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Title: Whey protein consumption after resistance exercise reduces energy intake at a post-exercise meal
Authors: Monteyne, Alistair
Martin, Alex
Jackson, Liam
Corrigan, Nick
Stringer, Ellen
Newey, Jack
Rumbold, Penny L.S.
Stevenson, Emma J.
James, Lewis J.
Keywords: Appetite
Energy balance
Weight management
Protein synthesis
Anabolism
Body composition
Issue Date: 2016
Publisher: © The Author(s). This article is published with open access at Springerlink.com
Citation: MONTEYNE, A. ... et al., 2016. Whey protein consumption after resistance exercise reduces energy intake at a post-exercise meal. European Journal of Nutrition. First Online: 10 November 2016 DOI: 10.1007/s00394-016-1344-4
Abstract: Purpose: Protein consumption after resistance exercise potentiates muscle protein synthesis, but its effects on subsequent appetite in this context are unknown. This study examined appetite and energy intake following consumption of protein- and carbohydrate-containing drinks after resistance exercise. Methods: After familiarisation, 15 resistance training males (age 21 ± 1 years, body mass 78.0 ± 11.9 kg, stature 1.78 ± 0.07 m) completed two randomised, double-blind trials, consisting of lower-body resistance exercise, followed by consumption of a whey protein (PRO 23.9 ± 3.6 g protein) or dextrose (CHO 26.5 ± 3.8 g carbohydrate) drink in the 5 min post-exercise. An ad libitum meal was served 60 min later, with subjective appetite measured throughout. Drinks were flavoured and matched for energy content and volume. The PRO drink provided 0.3 g/kg body mass protein. Results: Ad libitum energy intake (PRO 3742 ± 994 kJ; CHO 4172 ± 1132 kJ; P = 0.007) and mean eating rate (PRO 339 ± 102 kJ/min; CHO 405 ± 154 kJ/min; P = 0.009) were lower during PRO. The change in eating rate was associated with the change in energy intake (R = 0.661, P = 0.007). No interaction effects were observed for subjective measures of appetite. The PRO drink was perceived as creamier and thicker, and less pleasant, sweet and refreshing (P < 0.05). Conclusion: These results suggest whey protein consumption after resistance exercise reduces subsequent energy intake, and this might be partially mediated by a reduced eating rate. Whilst this reduced energy intake is unlikely to impair hypertrophy, it may be of value in supporting an energy deficit for weight loss.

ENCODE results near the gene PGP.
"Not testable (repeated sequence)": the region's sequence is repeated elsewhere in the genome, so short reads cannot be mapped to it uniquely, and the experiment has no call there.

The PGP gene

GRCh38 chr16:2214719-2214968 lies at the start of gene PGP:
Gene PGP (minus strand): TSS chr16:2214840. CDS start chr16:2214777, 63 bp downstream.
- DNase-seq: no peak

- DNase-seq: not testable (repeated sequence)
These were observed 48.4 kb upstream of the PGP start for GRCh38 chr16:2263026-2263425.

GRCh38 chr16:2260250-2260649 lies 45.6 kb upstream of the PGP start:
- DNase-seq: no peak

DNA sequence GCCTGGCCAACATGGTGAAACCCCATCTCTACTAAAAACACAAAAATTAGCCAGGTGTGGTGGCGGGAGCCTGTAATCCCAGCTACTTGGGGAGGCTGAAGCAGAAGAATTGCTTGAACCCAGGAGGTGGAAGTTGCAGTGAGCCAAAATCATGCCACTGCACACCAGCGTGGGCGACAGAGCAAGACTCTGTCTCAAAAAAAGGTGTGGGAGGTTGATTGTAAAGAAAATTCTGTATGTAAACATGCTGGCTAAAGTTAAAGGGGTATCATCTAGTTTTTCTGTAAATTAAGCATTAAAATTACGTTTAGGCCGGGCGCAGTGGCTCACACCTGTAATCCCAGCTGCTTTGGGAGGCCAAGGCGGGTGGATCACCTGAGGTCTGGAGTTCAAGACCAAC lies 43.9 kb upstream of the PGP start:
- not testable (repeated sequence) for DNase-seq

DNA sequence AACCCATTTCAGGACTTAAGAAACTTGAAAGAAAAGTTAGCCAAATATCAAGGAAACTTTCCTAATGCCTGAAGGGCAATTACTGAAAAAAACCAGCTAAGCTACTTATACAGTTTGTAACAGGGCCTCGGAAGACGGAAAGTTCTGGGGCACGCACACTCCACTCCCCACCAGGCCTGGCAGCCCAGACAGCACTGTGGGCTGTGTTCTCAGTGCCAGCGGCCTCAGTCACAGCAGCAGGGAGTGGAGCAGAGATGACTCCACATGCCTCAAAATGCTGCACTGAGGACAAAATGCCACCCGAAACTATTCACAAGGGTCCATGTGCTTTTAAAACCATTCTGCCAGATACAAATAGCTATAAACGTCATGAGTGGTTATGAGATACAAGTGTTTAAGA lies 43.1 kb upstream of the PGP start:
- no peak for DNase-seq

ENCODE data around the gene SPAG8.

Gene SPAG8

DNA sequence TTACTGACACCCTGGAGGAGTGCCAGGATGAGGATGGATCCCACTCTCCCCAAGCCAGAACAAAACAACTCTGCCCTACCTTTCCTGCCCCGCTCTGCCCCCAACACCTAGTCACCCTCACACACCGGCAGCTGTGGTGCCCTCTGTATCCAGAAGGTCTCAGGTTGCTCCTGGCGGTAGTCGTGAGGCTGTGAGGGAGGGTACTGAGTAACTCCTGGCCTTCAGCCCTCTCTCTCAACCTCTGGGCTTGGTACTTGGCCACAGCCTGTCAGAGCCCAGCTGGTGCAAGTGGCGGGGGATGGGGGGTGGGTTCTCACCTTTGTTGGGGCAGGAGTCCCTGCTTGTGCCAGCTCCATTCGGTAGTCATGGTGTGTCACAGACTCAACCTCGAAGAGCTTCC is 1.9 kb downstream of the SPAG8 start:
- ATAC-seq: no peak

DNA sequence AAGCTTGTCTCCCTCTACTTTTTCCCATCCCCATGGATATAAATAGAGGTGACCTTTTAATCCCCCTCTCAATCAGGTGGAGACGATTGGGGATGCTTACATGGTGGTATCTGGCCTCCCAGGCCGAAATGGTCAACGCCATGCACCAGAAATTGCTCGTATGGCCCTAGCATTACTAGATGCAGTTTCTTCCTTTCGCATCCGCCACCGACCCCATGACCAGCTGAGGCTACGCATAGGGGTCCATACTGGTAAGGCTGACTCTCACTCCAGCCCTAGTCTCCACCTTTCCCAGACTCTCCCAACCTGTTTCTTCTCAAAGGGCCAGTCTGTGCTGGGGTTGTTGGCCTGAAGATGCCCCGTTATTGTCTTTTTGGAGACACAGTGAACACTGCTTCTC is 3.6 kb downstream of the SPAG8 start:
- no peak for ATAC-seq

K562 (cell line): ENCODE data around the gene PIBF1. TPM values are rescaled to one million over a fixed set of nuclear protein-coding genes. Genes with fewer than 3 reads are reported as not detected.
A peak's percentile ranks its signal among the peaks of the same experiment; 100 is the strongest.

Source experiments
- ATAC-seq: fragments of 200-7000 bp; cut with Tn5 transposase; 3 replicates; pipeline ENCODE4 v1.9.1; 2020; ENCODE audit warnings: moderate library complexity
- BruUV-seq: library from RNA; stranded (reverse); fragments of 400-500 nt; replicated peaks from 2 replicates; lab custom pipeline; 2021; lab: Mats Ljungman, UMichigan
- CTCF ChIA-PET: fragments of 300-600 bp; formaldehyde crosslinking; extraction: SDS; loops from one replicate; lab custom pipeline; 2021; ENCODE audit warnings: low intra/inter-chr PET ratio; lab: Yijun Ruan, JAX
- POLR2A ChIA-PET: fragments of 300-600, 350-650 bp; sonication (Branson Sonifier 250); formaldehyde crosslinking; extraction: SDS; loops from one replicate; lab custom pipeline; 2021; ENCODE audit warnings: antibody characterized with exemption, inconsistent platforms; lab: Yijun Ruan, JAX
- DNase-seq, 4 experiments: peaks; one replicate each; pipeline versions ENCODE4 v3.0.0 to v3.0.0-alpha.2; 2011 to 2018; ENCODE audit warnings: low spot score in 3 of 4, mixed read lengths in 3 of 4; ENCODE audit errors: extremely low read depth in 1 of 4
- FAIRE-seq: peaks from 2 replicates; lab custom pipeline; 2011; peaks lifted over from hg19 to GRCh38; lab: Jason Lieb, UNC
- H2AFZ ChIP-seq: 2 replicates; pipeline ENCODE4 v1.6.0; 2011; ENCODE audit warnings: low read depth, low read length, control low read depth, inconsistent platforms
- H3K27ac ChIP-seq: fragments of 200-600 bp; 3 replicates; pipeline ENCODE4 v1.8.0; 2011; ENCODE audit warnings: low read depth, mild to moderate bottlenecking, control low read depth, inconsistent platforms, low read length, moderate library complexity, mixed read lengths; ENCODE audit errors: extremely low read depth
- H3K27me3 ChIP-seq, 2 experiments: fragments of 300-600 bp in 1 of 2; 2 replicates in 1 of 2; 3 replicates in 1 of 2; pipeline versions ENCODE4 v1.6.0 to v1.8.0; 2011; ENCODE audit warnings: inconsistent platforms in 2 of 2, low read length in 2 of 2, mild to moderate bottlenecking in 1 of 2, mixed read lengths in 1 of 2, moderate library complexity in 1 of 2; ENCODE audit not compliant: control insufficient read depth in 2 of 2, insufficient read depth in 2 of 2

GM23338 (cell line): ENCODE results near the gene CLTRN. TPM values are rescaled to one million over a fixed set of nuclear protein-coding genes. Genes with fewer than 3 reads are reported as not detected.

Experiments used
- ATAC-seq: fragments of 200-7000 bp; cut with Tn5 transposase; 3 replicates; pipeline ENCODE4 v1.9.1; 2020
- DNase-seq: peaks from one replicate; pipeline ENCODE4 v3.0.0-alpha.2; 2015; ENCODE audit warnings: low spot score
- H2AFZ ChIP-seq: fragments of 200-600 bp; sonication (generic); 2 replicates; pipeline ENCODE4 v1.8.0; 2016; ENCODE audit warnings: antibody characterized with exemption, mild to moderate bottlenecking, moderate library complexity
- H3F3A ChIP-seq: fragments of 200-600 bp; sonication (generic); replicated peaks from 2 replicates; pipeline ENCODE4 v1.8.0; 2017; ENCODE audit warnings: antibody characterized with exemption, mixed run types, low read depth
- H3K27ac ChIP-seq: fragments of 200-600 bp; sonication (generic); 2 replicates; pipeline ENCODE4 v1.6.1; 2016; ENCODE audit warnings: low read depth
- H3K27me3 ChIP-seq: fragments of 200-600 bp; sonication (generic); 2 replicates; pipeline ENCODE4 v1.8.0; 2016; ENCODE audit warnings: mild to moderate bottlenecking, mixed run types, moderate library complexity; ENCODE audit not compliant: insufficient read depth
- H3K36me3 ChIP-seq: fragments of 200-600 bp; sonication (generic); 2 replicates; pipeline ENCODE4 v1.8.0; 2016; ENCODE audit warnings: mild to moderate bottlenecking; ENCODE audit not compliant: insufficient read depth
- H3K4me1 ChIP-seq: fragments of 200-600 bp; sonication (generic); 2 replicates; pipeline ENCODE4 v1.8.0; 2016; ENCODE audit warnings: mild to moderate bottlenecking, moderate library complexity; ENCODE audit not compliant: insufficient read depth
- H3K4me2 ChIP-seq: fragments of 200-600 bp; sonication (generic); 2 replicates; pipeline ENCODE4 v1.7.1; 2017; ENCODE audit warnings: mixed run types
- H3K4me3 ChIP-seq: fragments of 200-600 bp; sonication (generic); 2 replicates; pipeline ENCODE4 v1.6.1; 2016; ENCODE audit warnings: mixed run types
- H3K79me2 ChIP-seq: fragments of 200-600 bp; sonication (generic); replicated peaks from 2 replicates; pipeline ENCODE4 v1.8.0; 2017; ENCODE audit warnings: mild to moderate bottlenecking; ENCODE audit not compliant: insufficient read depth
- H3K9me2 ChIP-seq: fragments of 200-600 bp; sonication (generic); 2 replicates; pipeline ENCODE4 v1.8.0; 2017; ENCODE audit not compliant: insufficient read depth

Description: This article is distributed under the terms of the Creative Commons Attribution 4.0 International License (http://creativecommons.org/licenses/by/4.0/), which permits unrestricted use, distribution, and reproduction in any medium, provided you give appropriate credit to the original author(s) and the source, provide a link to the Creative Commons license, and indicate if changes were made.
Version: Published
DOI: 10.1007/s00394-016-1344-4
URI: https://dspace.lboro.ac.uk/2134/23314
Publisher Link: http://dx.doi.org/10.1007/s00394-016-1344-4
ISSN: 1436-6207
Appears in Collections:Published Articles (Sport, Exercise and Health Sciences)

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